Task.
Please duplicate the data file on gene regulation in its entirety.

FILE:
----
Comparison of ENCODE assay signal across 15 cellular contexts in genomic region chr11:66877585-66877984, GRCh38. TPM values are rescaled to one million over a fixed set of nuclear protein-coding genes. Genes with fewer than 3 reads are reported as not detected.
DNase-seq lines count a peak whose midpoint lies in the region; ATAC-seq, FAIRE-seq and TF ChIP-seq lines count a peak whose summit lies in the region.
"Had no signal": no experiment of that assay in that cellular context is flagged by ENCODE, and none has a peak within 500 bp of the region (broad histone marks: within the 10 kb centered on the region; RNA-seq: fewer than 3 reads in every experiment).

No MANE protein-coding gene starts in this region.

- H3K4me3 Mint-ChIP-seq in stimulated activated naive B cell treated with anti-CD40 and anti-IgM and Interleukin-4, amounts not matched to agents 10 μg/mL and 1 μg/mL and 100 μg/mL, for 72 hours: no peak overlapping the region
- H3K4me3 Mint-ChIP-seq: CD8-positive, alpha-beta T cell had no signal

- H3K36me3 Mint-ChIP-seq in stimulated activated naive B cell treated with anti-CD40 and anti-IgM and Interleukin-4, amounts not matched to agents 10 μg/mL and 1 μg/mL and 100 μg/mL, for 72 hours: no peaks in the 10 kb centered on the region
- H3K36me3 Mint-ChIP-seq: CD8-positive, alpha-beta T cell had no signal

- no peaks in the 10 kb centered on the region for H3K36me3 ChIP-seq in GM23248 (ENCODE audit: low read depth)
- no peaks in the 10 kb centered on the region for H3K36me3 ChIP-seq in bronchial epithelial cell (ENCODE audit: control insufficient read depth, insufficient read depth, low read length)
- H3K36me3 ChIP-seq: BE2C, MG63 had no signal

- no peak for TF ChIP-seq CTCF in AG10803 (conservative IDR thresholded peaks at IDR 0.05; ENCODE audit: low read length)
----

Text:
Comparison of ENCODE assay signal across 15 cellular contexts in genomic region chr11:66877585-66877984, GRCh38. TPM values are rescaled to one million over a fixed set of nuclear protein-coding genes. Genes with fewer than 3 reads are reported as not detected.
DNase-seq lines count a peak whose midpoint lies in the region; ATAC-seq, FAIRE-seq and TF ChIP-seq lines count a peak whose summit lies in the region.
"Had no signal": no experiment of that assay in that cellular context is flagged by ENCODE, and none has a peak within 500 bp of the region (broad histone marks: within the 10 kb centered on the region; RNA-seq: fewer than 3 reads in every experiment).

No MANE protein-coding gene starts in this region.

- H3K4me3 Mint-ChIP-seq in stimulated activated naive B cell treated with anti-CD40 and anti-IgM and Interleukin-4, amounts not matched to agents 10 μg/mL and 1 μg/mL and 100 μg/mL, for 72 hours: no peak overlapping the region
- H3K4me3 Mint-ChIP-seq: CD8-positive, alpha-beta T cell had no signal

- H3K36me3 Mint-ChIP-seq in stimulated activated naive B cell treated with anti-CD40 and anti-IgM and Interleukin-4, amounts not matched to agents 10 μg/mL and 1 μg/mL and 100 μg/mL, for 72 hours: no peaks in the 10 kb centered on the region
- H3K36me3 Mint-ChIP-seq: CD8-positive, alpha-beta T cell had no signal

- no peaks in the 10 kb centered on the region for H3K36me3 ChIP-seq in GM23248 (ENCODE audit: low read depth)
- no peaks in the 10 kb centered on the region for H3K36me3 ChIP-seq in bronchial epithelial cell (ENCODE audit: control insufficient read depth, insufficient read depth, low read length)
- H3K36me3 ChIP-seq: BE2C, MG63 had no signal

- no peak for TF ChIP-seq CTCF in AG10803 (conservative IDR thresholded peaks at IDR 0.05; ENCODE audit: low read length)